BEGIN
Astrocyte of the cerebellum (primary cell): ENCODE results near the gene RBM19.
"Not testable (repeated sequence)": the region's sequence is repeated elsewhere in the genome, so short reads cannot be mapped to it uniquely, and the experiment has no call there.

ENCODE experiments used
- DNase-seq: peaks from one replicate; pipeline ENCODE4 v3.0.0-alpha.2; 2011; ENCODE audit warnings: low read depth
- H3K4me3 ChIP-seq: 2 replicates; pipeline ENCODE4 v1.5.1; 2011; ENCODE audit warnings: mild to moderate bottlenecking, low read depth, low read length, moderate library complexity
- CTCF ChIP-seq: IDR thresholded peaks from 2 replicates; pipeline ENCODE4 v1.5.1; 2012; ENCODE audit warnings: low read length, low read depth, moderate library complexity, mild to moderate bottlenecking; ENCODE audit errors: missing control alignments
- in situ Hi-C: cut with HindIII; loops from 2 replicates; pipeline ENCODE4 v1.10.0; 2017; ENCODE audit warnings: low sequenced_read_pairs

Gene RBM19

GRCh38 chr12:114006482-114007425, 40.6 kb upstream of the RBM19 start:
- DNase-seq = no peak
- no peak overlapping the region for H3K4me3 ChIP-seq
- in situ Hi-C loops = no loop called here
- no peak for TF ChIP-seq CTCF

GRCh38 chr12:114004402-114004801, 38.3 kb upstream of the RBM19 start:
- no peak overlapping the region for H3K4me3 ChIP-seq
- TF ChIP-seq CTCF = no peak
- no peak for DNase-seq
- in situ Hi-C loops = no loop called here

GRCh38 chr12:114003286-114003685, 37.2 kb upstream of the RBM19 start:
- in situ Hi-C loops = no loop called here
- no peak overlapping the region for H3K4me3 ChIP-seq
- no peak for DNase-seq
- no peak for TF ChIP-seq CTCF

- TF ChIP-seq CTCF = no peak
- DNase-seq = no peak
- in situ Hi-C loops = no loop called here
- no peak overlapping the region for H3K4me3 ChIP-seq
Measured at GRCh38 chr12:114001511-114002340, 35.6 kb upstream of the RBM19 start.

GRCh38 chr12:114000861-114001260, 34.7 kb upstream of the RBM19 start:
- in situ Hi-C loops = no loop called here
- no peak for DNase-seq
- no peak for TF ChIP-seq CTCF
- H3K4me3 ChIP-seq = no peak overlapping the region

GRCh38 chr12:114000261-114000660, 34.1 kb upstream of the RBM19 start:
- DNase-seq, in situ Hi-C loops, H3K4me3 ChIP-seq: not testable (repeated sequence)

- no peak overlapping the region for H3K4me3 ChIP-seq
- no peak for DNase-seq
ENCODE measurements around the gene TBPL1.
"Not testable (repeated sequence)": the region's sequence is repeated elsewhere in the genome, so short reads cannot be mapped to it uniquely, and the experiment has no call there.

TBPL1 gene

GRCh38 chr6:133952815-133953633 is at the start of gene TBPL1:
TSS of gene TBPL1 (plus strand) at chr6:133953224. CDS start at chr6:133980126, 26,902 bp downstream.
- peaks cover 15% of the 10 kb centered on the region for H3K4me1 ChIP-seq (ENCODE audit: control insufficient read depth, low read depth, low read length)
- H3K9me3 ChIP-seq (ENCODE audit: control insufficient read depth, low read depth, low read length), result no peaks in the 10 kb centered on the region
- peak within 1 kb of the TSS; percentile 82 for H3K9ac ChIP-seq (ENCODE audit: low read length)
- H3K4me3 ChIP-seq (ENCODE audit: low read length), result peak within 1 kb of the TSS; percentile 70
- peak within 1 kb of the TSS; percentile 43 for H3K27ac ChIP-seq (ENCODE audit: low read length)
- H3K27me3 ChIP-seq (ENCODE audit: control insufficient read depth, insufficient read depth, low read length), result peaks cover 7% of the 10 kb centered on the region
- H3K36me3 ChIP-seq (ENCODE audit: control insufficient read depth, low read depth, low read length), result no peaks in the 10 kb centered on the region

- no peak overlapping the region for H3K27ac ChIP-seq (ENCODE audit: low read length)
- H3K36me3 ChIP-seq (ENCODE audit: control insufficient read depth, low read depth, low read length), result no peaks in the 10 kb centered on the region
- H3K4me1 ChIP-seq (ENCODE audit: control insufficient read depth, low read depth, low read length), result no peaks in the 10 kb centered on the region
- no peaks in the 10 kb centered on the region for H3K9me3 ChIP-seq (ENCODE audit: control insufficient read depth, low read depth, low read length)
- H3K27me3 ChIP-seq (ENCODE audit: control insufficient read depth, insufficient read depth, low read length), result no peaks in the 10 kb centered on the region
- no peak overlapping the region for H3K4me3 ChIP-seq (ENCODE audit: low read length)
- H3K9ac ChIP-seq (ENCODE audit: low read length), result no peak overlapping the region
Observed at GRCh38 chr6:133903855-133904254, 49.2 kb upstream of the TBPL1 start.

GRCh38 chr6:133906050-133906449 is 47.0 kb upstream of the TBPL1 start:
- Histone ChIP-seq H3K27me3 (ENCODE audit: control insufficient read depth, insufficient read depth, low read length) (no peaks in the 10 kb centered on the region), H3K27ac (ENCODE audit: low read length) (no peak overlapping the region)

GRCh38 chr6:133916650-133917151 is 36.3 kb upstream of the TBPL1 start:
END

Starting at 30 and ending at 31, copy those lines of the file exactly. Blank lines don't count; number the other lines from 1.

- in situ Hi-C loops = no loop called here
- no peak for DNase-seq